~ John Shea, sportswriter and co-author, with Mays, of 24: Life Stories And Lessons From The Say Hey Kid

Willie Mays turns 90 today.

He is the oldest living member of the Baseball Hall of Fame. That he still attends games, visits the clubhouse to encourage players, does interviews, is one of the game’s greatest ambassadors, and has time leftover to write a memoir, is testament to his legend and greatness.

“I like to help people when I go to the ballpark,” Mays told Shea recently. “Help the Giants. Do what you can do. That’s all. That’s my goal. They helped me when I was a young man, a teenager. They signed me out of Birmingham.”

I have often written on here that Babe Ruth was the greatest ballplayer ever.

But, I think I was wrong. It is Willie, not Babe, who is the greatest ever.

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Playing stickball with neighborhood kids, circa 1954.

“I was always aware that you play baseball for people who paid money to come see you play,” Willie said in his memoir last year. “You play for those people. You want to make them smile, have a good time. Sometimes I’d hesitate, count to three, then I’d get there just in time to make the play. You’d hear the crowd. Sometimes you had to do that in order for people to come back the next day.” Continue reading

About Last Night …

Last night, in the eighth inning with the New York Yankees trailing the Tampa Rays 8-2, Yankees fans got a little upset.

Is “upset” the word I’m looking for?

Annoyed? Concerned? Bothered?

Here, watch. You tell me.

Before you get you all judge’y about this or a little gloat’y because, c’mon, it’s the Yankees …

Before you note (correctly) that Yankees fans were upset at their underperforming Yankees and yet are throwing their baseballs at the Tampa Rays which seems like misdirected anger …

And, on the same night that both teams are wearing their #42 jerseys honoring Jackie Robinson, which makes this even more unseemly …

Before you think, well, maybe the fans weren’t really throwing baseballs, maybe it was more like they were gently lobbing them. It was a chilly 45 degrees out, after all, so it is possible – I’m just saying “possible” – that tossing baseballs onto the field was more a way to warm up their hands than an indictment on a team headed south …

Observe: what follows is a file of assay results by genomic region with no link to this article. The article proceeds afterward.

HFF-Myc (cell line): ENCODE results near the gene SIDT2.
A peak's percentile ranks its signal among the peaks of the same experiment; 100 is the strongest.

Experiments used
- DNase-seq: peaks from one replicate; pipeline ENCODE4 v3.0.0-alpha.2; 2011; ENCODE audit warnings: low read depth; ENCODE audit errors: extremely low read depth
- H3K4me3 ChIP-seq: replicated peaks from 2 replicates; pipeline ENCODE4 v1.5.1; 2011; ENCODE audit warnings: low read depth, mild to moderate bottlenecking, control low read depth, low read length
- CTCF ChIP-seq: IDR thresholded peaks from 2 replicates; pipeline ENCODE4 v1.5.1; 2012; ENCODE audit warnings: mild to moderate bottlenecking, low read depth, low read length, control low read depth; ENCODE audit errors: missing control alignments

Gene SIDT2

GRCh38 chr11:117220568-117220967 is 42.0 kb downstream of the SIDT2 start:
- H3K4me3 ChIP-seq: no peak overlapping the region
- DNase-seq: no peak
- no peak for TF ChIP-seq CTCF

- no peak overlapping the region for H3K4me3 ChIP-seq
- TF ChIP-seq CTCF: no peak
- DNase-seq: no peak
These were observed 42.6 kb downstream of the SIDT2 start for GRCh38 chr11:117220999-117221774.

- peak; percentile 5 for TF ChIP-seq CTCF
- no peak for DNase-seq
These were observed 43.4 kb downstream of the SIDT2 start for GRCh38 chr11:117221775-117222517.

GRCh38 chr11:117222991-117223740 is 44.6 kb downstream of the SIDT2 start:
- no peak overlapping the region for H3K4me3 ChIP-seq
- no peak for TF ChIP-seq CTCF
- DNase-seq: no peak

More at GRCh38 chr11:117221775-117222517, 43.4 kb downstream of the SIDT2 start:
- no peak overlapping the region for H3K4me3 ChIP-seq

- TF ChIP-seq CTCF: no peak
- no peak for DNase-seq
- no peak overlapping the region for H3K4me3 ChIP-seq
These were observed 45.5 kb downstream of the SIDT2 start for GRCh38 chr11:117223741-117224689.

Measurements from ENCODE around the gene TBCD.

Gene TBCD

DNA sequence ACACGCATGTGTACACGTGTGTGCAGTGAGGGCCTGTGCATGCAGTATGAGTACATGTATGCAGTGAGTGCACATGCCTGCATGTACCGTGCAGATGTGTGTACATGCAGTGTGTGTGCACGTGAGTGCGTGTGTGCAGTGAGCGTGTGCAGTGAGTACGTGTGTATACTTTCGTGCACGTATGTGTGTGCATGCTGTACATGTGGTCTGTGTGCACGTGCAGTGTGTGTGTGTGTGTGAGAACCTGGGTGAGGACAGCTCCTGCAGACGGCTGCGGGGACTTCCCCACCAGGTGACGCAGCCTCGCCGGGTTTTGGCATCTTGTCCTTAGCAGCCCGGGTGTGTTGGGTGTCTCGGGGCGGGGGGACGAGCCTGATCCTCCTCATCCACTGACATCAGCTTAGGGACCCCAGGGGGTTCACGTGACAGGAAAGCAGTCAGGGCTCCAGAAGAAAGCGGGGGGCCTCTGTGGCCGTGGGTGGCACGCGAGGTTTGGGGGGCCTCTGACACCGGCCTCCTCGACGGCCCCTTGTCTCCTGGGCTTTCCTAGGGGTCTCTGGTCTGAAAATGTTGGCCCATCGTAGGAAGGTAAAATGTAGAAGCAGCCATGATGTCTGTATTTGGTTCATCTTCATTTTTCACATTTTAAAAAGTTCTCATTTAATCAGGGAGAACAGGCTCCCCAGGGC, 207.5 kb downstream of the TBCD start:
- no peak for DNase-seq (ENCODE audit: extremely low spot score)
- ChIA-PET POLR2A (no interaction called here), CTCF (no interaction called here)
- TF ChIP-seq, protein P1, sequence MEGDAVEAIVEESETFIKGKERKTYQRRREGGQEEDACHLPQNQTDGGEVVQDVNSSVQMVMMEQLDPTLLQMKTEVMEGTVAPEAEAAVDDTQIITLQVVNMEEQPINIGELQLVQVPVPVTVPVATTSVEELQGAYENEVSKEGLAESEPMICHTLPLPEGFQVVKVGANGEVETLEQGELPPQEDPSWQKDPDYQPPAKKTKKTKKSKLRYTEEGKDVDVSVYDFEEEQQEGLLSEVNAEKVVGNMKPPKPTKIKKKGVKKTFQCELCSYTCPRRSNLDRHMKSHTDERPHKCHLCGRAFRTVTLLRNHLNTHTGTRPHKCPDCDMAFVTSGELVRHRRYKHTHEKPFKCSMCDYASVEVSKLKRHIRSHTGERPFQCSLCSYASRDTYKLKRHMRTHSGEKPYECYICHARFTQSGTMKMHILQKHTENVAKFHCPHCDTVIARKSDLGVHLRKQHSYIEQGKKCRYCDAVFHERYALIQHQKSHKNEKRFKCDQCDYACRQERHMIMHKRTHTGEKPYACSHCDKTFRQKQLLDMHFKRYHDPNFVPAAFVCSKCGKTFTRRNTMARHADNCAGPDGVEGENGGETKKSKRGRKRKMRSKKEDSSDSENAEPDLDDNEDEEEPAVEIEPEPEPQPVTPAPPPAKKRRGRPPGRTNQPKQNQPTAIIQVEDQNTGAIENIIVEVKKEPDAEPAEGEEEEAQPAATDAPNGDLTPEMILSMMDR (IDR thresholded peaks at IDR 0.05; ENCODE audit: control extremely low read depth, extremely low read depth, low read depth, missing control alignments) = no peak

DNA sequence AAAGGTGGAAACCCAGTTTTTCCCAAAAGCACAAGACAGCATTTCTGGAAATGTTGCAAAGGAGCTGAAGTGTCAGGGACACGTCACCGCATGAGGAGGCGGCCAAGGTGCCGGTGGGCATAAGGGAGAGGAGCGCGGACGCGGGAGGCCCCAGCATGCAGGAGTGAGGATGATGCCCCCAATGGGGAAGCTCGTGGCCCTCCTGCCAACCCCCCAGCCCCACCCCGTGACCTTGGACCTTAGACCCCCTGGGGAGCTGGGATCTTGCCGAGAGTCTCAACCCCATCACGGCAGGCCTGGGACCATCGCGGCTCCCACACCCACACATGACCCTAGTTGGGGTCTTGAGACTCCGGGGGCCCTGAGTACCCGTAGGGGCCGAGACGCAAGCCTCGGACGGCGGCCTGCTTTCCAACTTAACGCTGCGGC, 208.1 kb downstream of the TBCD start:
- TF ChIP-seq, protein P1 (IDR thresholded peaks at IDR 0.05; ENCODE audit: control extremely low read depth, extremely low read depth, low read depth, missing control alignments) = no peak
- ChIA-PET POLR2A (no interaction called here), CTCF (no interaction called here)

And, before you point out that the Tampa Rays responded by tossing the baseballs back to the fans who had thrown them on the field in the first place, making the Rays either perplexingly polite or just out of touch with New Yorkers …

Continue reading

12 Things You Should Know About “Highball” Wilson

You would think that someone who cares deeply for baseball’s rich history would thoughtfully choose which players she highlights and celebrates.

You would think that she wouldn’t just see a player named “Highball” and think, “Oh my God, a pitcher named Highball. I’m gonna have to write about him.”

You would think.

Here Are 12 Things You Should Know About Highball Wilson.

1.

Public Domain

Sadly, but not surprisingly, Highball Wilson was not named Highball by his parents. Highball Wilson, a righty pitcher, was born Howard Paul Wilson in Philadelphia on August 9, 1878. (I realize that this would be a far more interesting post if his parents had named him Highball, and I’m sorry if you feel duped.)

(Highball Wilson was one of five future big leaguers born in Philadelphia in 1878. Only Highball played more than one season.)

2.

So, who named him Highball? Continue reading

I Have Been Awake Since 4 a.m.

© The Baseball Bloggess

I have been awake since 4 a.m.

It is Opening Day.

For this one brief moment, I can see summer spread out before me like outfield grass. Outfield grass that’s been so meticulously tended, sculpted, fed … loved … that it makes you squint hard for a second as you adjust to its blinding greenness.

Summer is a mile long, a mile wide. It reaches as far as the eye can see.

There is only baseball.

It is all I can see.

I have been awake since 4 a.m.

Thinking of twirlers with arms of smoked steel.

Bats overflowing with bingles, loopers, and skitterers, and lusty home run wallops.

And, bunts. Don’t forget the bunts.

Thinking of stolen bases. And, the 4-6-3.

And, late-in-the-game outfielders floating at the wall and stretching and lifting higher and higher – and gravity is beyond my understanding and I guess beyond theirs too, because they float much higher than any other human possibly can – and with one final reach, one last elastic, impossible stretch, their glove barely, just barely, just just just …

… barely corrals that demon ball that saves the run that gives your team one more chance.

I have been awake since 4 a.m.

It is Opening Day.

The day when you don’t think of the World Series, because the World Series signals the end … when baseball disappears again. It is a million-million miles away.

It doesn’t matter. Summer lasts forever.

I have been awake since 4 a.m.

It is Opening Day.